What it all comes down to, says Jaffe, is that if an addict in recovery has depression independent of their drug use, they need to treat that depression by methods independent of their recovery. The best recommendation if you are grappling with this quandary is to educate yourself about the different treatment options. “You need to be honest with your doctor,” Jaffe says. “For people in the 12-step programs who have pursued the other treatments for depression, I strongly encourage them to look at what Prozac, Wellbutrin and other standard antidepressants can do for you and your brain, and then decide whether using medication would threaten their abstinence.”

Unfortunately, there are some folks in the 12-step world who attach stigma to the use of SSRIs and other psych meds. That was LA executive assistant Mary T.’s biggest fear. With large blue eyes and a nervous air, she has suffered from lifelong depression and knew that getting sober didn’t equal getting sane. “It’s hard to hear people say you’re not sober if you’re on antidepressants,” she says. “I have been horribly depressed in sobriety, and without the medication I wouldn’t be able to get out of bed on a regular basis." Mary attempted suicide at 15 and was hospitalized for six weeks for depression a year later. "I didn’t start drinking until 18 and I don’t think I was an alcoholic until I was 25, but I would have killed myself long before I got around to drinking without the antidepressants. They have kept me alive.”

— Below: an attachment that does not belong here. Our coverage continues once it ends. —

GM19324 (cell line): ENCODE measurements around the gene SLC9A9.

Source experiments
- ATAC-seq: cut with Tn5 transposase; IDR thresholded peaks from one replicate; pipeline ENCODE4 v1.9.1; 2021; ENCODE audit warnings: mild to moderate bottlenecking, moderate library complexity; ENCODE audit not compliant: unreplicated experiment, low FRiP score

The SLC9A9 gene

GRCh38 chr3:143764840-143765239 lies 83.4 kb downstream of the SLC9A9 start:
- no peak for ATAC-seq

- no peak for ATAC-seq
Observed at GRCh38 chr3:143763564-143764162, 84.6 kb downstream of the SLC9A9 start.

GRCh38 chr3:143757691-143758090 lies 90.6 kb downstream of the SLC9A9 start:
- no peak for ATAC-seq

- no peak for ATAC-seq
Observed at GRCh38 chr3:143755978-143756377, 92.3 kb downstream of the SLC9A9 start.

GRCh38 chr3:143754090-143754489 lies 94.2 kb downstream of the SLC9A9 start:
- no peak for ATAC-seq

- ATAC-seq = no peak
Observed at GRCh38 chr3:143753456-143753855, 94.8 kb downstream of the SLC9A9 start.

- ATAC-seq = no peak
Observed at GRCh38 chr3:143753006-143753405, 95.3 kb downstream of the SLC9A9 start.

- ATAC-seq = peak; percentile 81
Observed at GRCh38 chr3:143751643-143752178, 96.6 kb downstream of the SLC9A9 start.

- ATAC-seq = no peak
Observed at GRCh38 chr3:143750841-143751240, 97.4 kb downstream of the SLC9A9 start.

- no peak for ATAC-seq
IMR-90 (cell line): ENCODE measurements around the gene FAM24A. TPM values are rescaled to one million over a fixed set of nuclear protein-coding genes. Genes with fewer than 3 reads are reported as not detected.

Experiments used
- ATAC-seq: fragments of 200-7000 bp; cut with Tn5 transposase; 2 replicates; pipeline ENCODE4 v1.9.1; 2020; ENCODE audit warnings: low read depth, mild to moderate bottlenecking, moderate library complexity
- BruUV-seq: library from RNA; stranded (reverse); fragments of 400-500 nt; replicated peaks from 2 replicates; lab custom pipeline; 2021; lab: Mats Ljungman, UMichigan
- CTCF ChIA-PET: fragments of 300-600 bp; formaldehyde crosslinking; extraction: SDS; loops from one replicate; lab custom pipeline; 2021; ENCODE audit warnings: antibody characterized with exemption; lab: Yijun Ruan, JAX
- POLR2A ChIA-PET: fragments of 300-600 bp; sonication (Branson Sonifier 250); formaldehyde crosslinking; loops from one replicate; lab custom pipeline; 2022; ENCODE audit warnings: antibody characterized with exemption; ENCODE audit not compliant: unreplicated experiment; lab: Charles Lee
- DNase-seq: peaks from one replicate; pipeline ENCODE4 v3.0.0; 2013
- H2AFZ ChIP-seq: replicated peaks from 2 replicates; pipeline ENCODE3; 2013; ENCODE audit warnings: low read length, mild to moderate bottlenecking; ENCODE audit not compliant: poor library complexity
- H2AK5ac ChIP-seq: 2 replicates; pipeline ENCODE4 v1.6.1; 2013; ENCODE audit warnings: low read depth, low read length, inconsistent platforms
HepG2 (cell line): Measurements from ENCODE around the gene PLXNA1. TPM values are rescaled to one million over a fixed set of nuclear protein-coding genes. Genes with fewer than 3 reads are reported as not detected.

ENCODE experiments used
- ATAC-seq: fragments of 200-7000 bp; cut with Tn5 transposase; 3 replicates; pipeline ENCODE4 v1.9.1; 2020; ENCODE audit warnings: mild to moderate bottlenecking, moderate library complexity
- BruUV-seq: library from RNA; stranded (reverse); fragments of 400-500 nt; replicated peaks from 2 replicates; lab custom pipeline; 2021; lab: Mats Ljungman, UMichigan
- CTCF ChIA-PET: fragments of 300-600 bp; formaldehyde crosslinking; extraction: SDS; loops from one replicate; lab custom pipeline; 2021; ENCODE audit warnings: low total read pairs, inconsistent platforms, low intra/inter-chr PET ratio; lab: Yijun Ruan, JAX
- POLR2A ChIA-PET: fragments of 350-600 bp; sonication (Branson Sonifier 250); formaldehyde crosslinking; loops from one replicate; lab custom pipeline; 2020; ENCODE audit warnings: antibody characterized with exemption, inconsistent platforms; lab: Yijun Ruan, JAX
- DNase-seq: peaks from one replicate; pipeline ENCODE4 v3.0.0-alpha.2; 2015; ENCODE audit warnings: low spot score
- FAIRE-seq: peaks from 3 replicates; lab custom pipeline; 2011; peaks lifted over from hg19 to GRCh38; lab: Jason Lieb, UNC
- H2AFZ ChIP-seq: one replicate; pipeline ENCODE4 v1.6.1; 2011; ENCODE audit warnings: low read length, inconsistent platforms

“In my home group, a speaker shared that he didn’t believe that alcoholics should use antidepressants," Michael says. "To me, that’s an outside issue, and to bring in your opinion like that from the podium is inappropriate and dogmatic. This isn’t Scientology or Christian Science."